MAPPING Newsletter No 3


"Human rights and the rule of law are equally valid in the digital world"

 

Silvia Grundmann
Head of the Media and Internet Division
Council of Europe

From Privacy to Freedom of Expression: the Continuum in 2015 – 2020

“From Privacy to Freedom of Expression: the Continuum in 2015 – 2020” was the title of the first MAPPING Annual General Assembly, which took place in Hannover on 22-23 September 2015. This year, the wide-ranging discussions and the exchange of views of the continuously growing multi-stakeholder MAPPING community were focused on inter-related issues of privacy, security and freedom of expression, as well as Intellectual Property Rights and Internet Governance. The two most prominent themes of Internet Governance, freedom of expression and data privacy protection, have been issues of vital importance since the commencing of the project. The First General Assembly aimed to discuss and debate the most recent technical, legal and societal developments relating to these two themes, as well as how the MAPPING Consortium can react to such changes.

The Annual MAPPING General Assembly has become a recognised platform, which focuses on bringing together different stakeholders - including business and online service providers, governmental organisations, civil society and academics. One of the aims of the First Annual General Assembly, which was attended by 118 participants, was to reflect on the work of the MAPPING project carried out in the past 18 months since the project began.

After the official opening, project co-ordinator Professor Joe Cannataci briefly introduced the MAPPING project to the new audience, emphasizing that MAPPING is even more relevant today than when the project started. Several recent political-economic developments were discussed, including the recent US-China dialogue on cyber-attacks and cyber security, the rise of cyberwar, large data breaches, the threats of anti-terrorism policy to freedom of expression, privacy protection in the online world while governments tighten controls, and the increasing concern on surveillance and encryption. These issues are increasingly raising global concern of how to better protect privacy and freedom of expression in the context of Internet Governance.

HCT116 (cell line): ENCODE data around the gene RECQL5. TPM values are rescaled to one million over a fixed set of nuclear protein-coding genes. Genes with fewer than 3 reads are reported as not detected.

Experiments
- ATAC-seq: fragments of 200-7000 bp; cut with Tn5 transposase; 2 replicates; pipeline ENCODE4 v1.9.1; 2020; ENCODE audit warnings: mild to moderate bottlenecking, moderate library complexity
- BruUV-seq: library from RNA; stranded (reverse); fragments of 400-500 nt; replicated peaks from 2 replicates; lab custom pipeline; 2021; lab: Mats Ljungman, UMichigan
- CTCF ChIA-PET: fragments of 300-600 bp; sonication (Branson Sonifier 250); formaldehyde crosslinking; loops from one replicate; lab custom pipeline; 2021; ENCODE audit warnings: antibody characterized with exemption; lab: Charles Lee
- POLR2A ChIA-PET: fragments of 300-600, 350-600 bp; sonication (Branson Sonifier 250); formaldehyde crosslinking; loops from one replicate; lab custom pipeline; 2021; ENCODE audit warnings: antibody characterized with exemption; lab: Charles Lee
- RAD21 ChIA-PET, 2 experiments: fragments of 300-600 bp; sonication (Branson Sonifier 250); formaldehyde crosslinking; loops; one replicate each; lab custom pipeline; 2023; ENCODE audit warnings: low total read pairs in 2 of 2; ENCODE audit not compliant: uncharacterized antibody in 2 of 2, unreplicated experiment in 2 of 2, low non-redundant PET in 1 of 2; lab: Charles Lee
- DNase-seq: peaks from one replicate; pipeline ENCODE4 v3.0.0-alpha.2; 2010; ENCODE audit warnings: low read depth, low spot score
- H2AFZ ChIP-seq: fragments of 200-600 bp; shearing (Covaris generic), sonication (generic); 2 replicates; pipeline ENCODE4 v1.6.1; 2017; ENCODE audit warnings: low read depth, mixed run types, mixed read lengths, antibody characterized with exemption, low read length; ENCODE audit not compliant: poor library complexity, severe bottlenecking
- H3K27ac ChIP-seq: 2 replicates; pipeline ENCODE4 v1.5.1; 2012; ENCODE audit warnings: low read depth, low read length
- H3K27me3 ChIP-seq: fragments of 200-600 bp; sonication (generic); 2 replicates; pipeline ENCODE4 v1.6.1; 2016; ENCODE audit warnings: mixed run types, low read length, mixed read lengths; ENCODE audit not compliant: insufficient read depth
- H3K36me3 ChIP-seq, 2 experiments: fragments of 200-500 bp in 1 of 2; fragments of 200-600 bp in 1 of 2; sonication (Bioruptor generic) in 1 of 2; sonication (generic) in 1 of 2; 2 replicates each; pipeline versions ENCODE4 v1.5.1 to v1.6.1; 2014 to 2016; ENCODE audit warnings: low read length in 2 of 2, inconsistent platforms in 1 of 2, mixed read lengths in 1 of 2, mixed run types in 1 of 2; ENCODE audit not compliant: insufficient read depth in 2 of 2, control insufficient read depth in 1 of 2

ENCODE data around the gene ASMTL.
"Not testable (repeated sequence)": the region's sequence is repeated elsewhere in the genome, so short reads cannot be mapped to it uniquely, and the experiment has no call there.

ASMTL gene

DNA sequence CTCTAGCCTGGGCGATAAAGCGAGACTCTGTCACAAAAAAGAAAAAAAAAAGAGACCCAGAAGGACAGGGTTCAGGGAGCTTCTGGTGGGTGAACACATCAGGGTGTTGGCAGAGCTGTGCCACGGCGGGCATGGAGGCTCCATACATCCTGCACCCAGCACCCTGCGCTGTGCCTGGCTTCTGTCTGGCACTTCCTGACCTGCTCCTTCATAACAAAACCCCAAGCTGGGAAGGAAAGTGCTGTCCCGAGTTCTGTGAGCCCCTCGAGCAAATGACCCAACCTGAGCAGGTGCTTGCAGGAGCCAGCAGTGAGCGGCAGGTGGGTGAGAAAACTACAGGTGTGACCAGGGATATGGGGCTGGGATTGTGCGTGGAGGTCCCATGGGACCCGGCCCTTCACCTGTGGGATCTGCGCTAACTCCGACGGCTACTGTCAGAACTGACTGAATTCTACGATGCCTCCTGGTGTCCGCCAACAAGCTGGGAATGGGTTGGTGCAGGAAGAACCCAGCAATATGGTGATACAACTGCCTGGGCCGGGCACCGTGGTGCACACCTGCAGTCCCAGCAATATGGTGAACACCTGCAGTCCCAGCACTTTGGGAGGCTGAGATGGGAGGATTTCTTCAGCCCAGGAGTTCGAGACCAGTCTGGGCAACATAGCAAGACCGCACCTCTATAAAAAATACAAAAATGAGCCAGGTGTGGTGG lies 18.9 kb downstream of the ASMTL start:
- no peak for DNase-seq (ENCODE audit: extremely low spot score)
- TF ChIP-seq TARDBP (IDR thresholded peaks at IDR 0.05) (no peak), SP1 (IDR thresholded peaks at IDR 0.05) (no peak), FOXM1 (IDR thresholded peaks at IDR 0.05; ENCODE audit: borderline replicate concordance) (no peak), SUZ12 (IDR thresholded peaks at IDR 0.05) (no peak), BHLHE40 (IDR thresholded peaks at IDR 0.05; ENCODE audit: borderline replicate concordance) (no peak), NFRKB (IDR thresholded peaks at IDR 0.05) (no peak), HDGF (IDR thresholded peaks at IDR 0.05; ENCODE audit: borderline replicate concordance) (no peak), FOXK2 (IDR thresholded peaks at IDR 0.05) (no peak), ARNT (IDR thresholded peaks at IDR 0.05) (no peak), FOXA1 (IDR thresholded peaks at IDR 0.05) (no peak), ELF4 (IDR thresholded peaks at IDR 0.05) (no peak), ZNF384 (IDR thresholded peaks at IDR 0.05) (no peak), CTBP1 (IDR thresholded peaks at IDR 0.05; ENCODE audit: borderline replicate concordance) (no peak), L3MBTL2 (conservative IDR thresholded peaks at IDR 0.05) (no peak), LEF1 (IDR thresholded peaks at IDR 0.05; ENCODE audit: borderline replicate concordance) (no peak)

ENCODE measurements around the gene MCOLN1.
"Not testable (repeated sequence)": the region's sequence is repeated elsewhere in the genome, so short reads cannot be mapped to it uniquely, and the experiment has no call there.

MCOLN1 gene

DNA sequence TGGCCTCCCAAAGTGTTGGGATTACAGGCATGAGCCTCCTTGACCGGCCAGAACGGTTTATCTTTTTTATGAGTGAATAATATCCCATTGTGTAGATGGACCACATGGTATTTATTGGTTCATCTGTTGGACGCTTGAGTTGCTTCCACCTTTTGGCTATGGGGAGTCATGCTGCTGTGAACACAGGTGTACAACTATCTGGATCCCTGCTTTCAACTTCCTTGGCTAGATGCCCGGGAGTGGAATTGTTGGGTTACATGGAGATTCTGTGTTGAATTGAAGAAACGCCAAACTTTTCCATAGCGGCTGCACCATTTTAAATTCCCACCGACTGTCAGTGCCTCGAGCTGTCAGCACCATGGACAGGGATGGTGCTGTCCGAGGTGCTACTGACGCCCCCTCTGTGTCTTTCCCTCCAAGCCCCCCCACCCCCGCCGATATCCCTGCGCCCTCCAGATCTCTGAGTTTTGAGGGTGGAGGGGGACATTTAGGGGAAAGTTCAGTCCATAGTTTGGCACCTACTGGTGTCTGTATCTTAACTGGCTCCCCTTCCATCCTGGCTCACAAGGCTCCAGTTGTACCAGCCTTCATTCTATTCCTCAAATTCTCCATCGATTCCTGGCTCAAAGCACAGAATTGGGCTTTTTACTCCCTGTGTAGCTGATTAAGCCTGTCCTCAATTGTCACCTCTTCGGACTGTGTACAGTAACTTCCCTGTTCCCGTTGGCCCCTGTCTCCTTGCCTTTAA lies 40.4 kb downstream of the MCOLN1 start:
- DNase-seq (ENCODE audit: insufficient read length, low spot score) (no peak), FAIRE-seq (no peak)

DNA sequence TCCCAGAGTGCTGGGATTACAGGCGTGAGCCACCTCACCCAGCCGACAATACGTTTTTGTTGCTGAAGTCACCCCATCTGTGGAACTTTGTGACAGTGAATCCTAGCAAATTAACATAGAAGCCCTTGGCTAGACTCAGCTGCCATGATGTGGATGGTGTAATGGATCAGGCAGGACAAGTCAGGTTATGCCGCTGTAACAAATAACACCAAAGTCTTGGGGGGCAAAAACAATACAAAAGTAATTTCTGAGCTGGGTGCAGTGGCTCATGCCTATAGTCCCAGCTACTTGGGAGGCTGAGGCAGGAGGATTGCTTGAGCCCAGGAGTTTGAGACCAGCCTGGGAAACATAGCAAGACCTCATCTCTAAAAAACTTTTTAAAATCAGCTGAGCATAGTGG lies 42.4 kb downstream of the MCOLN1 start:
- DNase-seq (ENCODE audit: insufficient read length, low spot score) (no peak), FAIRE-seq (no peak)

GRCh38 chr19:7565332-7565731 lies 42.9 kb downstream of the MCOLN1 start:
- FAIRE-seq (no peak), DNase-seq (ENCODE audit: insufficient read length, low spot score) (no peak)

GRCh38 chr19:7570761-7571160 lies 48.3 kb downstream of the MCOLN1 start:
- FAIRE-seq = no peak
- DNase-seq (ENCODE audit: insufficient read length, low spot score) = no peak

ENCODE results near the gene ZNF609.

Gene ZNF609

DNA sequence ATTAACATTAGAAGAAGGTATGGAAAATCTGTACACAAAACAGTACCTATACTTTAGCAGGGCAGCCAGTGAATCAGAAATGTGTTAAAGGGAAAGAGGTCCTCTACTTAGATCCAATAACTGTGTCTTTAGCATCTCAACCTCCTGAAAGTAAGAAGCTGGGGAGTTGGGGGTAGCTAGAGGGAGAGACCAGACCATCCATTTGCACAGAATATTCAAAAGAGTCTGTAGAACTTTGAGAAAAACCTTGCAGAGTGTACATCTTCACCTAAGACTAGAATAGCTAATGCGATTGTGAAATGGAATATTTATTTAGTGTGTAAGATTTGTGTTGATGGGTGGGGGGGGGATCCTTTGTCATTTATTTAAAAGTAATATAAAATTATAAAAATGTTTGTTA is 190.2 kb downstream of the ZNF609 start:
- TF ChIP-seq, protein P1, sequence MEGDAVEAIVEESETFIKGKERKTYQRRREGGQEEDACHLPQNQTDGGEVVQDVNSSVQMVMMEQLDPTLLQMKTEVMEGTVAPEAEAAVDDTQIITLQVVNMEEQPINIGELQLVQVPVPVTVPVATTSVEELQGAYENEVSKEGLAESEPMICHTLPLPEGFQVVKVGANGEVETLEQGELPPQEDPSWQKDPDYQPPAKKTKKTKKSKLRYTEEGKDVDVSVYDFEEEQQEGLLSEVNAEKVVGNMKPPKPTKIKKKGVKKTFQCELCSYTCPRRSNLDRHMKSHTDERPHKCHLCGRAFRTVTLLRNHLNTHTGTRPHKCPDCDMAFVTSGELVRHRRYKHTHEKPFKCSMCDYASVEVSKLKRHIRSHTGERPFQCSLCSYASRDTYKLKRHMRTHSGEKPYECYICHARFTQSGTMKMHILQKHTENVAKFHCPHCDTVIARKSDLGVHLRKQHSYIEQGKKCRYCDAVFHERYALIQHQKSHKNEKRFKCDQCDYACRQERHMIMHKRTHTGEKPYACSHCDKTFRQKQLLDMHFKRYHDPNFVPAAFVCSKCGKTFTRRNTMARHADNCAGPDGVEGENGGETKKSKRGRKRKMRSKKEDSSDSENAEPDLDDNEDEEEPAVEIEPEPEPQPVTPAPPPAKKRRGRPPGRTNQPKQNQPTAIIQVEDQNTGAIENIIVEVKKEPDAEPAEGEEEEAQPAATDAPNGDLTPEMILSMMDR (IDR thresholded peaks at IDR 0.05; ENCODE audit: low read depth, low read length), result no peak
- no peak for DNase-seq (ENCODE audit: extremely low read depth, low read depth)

The First General Assembly was structured as a forum for informed discussion and was rolled out in three inter-connected thematic tracks, each starting with inspiring keynote speeches followed by open discussions with stakeholders.

A detailed description of the topics discussed during the whole event will be provided in the special report (MAPPING Deliverable 9.6 ), which will be published via the project´s website by the end of the year. This newsletter will outline a few of the issues discussed.

Among others, the development of the “Post-Snowden” situation in some key European institutions was presented. Issues touched included the following: the legal base of privacy protection of the European Covenant on Human Rights (ECHR), soft laws such as the Council of Europe´s recommendations regarding data privacy protection and their implementation situation, chronicling related significant European Court of Human Rights (ECtHR) verdicts. The soft law nature of recommendations and declarations was clarified, and their standards setting function among member states was emphasized. The audience also received information on the future plans of the Council of Europe regarding privacy protection, including the new IG-strategy 2016-2019 and other works on the safety and protection of journalists on the agenda.

The Assembly also hosted the presentation of UNESCO’s perspective on privacy protection and how it can be balanced with freedom of expression. Firstly, the relationship between privacy and freedom of expression, as well as with transparency was analysed. Among many other efforts in various UNESCO events, the four R-O-A-M principles of the Net were restated, namely (Human) Rights bases, Openness, Accessibility for all (also technical access, multi-lingual content, etc.), and a Multi-stakeholder approach (actors from CSOs, NGOs as well as academia).

The issue was then approached from a U.S. perspective. The audience were informed about the Electronic Privacy Information Centre, its institutional aims and the continuous series of efforts in privacy protection this institution made before and after the Snowden disclosures, including Spokeo vs Robbins (US Supreme Court 2015), EPIC vs DHS (US Supreme court 2015), EPIC vs FAA (DC Circuit 2015), and EPIC FOIA vs DHS (EU-US Umbrella Agreement). The interplay and relationship between privacy, freedom of expression, and open government was analysed, emphasizing the difference between privacy and transparency.